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Bridgerton: Beyond Jane Austen

Updated: Feb 12, 2021

Netflix’s new series “Bridgerton” echoes the charisma of Jane Austen novels, except with more excitement, gossip, and scandal. “Bridgerton” is a period piece that follows the English marriage market of the 1800s and follows the Bridgerton family, starring the family’s eldest daughter, Daphne. While Daphne is undoubtedly the hero of our story, the series follows the lives of the Bridgerton family and other families in their community. The series takes place in 19th-century English high society. The series is fun and escapist, featuring several lavish dances, strolls through gardens, and stodgy meetings for tea. The tone of the series is fun and whimsical, even heavy topics are handled delicately. The plot is driven by an anonymous gossip newsletter that floats around the town by the pen name of Lady Whistledown, voiced by Julie Andrews. And of course, the series wouldn’t be complete without instrumental interpretations of pop music including Ariana Grande’s “Thank You, Next” and Billie Eilish’s “Bad Guy”.

The series opens with the Bridgerton daughters going to meet the Queen for their assessment in their marriage market. The Queen decides that the protagonist, Daphne, is “flawless”. This sets the stage for the other Bridgerton daughters in the marriage market. After making decisions that would jeopardize her place, she decides to create a false courtship with the series’s lead, Simon Basset, played by Rege-Jean Page. The older adults in this story serve as eager matchmakers who are determined to hold their status in a rigid society. They serve as firm but fair types who are only looking out for their children.

The story follows Daphne and Simon’s pretend courtship, which becomes a true love story. One of the show’s characters, Marina, has been exchanging letters with a suitor when she is sabotaged, then must move past her heartbreak. Eloise Bridgerton serves as the sensible sister, who is shamed for being intelligent. She is given an optimistic outlook when Daphne tells her, “You will make your own way in the world.”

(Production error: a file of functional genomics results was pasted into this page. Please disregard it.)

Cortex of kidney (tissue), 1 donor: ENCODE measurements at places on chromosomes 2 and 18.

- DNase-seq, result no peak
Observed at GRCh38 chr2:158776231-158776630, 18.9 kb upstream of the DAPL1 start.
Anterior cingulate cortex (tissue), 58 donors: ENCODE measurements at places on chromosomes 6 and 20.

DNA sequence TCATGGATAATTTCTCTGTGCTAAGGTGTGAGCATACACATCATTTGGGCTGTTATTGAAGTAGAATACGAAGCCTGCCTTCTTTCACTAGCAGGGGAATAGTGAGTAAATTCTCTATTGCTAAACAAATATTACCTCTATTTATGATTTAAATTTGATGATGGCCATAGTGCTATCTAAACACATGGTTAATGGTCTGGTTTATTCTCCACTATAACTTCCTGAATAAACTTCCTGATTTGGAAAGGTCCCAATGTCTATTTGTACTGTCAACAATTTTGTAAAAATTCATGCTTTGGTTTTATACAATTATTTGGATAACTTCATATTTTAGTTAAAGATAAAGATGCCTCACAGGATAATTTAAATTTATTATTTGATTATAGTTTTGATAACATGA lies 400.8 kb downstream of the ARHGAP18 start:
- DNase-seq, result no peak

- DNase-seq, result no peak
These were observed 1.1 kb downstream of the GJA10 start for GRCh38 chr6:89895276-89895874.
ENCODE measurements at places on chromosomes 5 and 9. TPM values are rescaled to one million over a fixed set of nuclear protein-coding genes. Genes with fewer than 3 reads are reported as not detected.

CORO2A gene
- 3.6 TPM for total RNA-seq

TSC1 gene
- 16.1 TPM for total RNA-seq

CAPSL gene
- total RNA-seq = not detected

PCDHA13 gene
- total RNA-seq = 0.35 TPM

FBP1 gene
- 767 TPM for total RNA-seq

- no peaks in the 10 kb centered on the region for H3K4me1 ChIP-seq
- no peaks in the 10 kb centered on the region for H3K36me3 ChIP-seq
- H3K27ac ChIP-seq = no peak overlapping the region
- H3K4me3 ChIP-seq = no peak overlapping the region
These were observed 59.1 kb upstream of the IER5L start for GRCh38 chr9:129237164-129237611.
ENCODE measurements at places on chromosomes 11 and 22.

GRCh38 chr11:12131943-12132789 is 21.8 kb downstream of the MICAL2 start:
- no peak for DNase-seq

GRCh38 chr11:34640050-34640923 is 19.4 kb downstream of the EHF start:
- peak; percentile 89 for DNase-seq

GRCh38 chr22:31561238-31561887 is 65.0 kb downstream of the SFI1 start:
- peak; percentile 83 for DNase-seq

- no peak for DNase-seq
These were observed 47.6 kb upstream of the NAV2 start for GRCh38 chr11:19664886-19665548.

“Bridgerton” is produced by Shonda Rhimes, who also produced “Scandal” and “Grey’s Anatomy”. This is her first scripted project with Netflix and her production company, Shondaland. The Netflix series is based on the Regency romance novels by Julia Quinn. This show is unique in that it depicts a racially diverse cast in which black and white people share societal equality. While the race is not a frequent dialogue during the series, Lady Danbury, played by Adjoa Andoh, tells Simon, “Look at our Queen. Look at our King. Look at their marriage. Look at everything it is doing for us, allowing us to become. We were two different societies divided by color until a king fell in love with one of us. Love, your grace, conquers all.” While Simon continues by disagreeing with her, citing the King’s mental instability, and states, “So, I’m sorry Lady Danbury, we are in disagreement here. Love changes nothing.” This is arguably the only dialogue about race in the series. Like many topics in Bridgerton, issues are approached through subtleties. The stories focus on how each character interacts with their world. Some characters rebel against their strict society, shown through a few hedonistic nightlife scenes. And some work through their social framework, crafting a life for themselves.


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